A few days ago I attended a workshop at Rider University sponsored by ACRL-NJ and VALE about writing performance objectives and developing assessment for library instruction sessions. Heather Dalal, of Rider (who was also a panel member at our library instruction program this past semester) and Lynee Dokus, of County College of Morris, gave a talk on the Dick and Carey model of instruction.They generously put together a site of all of their presentation files, so check out some of the worksheets that they provided to help write objectives and develop assessments.The Dick & Carey model of instruction is thoroughly explained in the book The Systematic Design of Instruction, and it’s easier to visualize with this flow chart that Heather and Lynee provided.


A few takeaway points from the presentation: 

  • You need to understand learner contexts before you start teaching. For instance, if someone doesn’t know how to use a mouse, it will be difficult to teach them how to use an online database.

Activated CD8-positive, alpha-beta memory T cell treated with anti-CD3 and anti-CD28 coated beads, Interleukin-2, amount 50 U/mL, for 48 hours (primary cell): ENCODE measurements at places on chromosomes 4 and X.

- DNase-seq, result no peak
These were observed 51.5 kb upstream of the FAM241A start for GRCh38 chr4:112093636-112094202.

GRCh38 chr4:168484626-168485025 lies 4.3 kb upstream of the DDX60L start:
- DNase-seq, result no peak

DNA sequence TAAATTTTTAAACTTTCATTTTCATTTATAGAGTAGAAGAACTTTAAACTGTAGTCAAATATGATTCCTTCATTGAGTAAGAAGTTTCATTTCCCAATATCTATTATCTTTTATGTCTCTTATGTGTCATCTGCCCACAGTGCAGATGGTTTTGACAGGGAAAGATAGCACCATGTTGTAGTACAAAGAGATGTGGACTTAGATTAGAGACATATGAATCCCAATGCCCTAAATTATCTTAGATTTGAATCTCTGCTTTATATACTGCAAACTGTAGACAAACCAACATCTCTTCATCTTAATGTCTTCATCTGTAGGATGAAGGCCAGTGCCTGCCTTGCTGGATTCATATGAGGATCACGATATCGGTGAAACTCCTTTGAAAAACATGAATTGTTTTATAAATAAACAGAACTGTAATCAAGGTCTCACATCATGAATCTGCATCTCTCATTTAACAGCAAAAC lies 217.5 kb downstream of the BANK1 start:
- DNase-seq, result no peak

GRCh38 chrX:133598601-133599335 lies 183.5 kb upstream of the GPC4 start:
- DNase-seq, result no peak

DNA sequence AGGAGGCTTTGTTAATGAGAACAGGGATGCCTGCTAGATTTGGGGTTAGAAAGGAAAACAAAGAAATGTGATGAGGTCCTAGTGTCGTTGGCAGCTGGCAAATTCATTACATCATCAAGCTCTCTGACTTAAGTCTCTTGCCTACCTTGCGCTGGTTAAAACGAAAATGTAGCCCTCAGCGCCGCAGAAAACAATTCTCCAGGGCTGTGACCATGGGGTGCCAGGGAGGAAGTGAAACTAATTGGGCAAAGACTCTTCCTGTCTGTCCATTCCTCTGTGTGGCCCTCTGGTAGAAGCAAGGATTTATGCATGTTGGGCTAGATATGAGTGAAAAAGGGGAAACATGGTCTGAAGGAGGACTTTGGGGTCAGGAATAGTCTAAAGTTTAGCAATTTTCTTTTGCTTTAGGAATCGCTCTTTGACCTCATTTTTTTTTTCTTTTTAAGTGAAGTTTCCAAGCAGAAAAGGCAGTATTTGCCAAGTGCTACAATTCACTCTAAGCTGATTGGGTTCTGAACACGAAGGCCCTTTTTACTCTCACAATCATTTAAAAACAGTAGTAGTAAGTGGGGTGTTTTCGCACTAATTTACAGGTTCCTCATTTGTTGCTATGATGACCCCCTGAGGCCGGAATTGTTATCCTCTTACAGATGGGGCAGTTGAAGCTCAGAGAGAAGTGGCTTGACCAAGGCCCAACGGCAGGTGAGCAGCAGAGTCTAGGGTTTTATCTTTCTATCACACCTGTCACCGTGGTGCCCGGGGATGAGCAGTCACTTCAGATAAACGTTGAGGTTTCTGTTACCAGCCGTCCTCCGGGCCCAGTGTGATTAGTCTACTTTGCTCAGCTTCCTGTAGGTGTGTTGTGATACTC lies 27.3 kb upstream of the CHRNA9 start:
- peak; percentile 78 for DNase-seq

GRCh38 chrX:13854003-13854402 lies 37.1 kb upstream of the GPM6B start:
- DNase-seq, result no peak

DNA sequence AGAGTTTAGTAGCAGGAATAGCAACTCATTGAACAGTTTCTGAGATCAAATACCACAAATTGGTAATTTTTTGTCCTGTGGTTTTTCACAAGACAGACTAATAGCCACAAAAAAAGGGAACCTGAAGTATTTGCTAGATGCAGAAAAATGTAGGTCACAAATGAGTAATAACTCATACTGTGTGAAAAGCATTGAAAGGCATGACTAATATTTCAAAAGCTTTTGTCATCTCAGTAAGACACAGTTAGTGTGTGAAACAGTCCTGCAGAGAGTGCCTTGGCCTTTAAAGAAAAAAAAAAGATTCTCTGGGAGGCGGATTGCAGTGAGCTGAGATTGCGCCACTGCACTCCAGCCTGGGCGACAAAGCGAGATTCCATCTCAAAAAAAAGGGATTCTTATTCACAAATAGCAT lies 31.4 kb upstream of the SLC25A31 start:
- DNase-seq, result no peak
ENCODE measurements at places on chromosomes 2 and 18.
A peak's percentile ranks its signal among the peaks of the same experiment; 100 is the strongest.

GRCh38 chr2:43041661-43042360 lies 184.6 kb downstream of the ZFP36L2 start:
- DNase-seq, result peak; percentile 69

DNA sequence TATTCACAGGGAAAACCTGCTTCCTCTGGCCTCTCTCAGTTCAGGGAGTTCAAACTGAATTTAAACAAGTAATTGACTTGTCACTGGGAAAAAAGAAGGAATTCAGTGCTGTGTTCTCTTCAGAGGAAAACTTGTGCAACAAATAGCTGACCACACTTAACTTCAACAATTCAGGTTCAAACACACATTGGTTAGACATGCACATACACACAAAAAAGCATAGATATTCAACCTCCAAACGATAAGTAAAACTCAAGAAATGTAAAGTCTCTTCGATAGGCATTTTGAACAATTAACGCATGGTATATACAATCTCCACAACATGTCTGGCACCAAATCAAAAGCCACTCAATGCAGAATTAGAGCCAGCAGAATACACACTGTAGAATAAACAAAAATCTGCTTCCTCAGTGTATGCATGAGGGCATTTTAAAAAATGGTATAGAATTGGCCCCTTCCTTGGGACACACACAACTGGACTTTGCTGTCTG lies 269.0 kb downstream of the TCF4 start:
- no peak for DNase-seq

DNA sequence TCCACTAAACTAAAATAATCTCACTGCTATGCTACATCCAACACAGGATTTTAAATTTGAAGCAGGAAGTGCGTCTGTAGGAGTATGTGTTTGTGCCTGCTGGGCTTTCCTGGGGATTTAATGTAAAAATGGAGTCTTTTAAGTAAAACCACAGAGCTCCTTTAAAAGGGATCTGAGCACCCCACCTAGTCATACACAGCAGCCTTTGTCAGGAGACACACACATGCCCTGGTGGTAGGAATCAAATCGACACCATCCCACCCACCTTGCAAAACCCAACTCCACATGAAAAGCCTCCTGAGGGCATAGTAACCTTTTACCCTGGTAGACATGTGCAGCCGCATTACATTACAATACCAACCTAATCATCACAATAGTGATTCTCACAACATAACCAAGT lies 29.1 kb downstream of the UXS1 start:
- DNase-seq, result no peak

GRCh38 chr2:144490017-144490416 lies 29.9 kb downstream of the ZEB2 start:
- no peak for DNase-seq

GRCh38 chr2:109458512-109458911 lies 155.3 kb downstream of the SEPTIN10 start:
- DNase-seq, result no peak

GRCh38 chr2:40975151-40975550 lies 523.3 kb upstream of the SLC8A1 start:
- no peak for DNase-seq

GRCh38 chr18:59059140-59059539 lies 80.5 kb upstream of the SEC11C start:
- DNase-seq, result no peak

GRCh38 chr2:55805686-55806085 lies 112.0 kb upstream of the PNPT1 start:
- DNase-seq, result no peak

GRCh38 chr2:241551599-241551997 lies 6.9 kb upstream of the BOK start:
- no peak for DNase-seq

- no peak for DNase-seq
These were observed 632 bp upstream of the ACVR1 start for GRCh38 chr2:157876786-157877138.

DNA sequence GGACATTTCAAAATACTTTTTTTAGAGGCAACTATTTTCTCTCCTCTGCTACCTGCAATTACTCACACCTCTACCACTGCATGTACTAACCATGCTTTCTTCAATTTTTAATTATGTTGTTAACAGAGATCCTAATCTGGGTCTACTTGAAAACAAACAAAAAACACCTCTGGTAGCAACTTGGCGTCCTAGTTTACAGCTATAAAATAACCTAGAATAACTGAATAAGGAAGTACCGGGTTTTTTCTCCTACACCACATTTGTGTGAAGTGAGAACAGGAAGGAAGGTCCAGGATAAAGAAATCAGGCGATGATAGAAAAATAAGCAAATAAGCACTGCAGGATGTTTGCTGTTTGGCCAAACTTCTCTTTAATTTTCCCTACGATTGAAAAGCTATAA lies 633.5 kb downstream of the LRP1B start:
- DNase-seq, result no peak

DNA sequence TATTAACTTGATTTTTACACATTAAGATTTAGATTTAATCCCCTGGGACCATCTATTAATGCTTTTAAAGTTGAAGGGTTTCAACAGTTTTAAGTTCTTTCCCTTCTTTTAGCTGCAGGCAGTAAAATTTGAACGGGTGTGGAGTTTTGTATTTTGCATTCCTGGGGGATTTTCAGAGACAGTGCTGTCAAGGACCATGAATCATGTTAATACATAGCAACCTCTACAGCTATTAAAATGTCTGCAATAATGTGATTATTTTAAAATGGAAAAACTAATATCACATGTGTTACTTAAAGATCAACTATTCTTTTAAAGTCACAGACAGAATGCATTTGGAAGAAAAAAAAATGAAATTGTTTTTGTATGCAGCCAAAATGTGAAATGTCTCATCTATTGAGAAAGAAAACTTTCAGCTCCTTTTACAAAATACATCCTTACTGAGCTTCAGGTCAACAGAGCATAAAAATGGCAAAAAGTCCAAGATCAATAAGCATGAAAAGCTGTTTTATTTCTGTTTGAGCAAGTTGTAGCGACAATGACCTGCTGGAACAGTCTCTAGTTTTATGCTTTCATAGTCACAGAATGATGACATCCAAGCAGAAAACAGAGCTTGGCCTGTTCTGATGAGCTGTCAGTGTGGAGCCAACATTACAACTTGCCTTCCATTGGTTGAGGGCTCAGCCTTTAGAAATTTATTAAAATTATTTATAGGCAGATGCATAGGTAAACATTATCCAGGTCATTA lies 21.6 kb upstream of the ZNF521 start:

• A written performance objective should be specific and use action verbs to help its specificity. Phrases like “know,” “understand,” or “gain an appreciation of” are hard to measure. Phrases like “select,” “write,” and “identify” are easier to measure because they align with a behavior.
  • With that said, a well-written learning objective will lend itself to developing an assessment. For example, an objective like “The student will be able to identify and list the differences between MLA format and other citation formats,” is better than “The student will understand citation style.”
  • You develop the assessment right after you’ve developed the learning objectives–before you’ve developed the instructional strategy or instructional materials, which should be closely aligned with the objects and how you’ll measure them.
  • The process is iterative and allows for revision. If students aren’t achieving the learning outcomes you expect, you can look at your materials, strategy, assessments, or objectives at any point in the process and modify them to create better success.

Jen Hunter
jah123 @ camden.rutgers.edu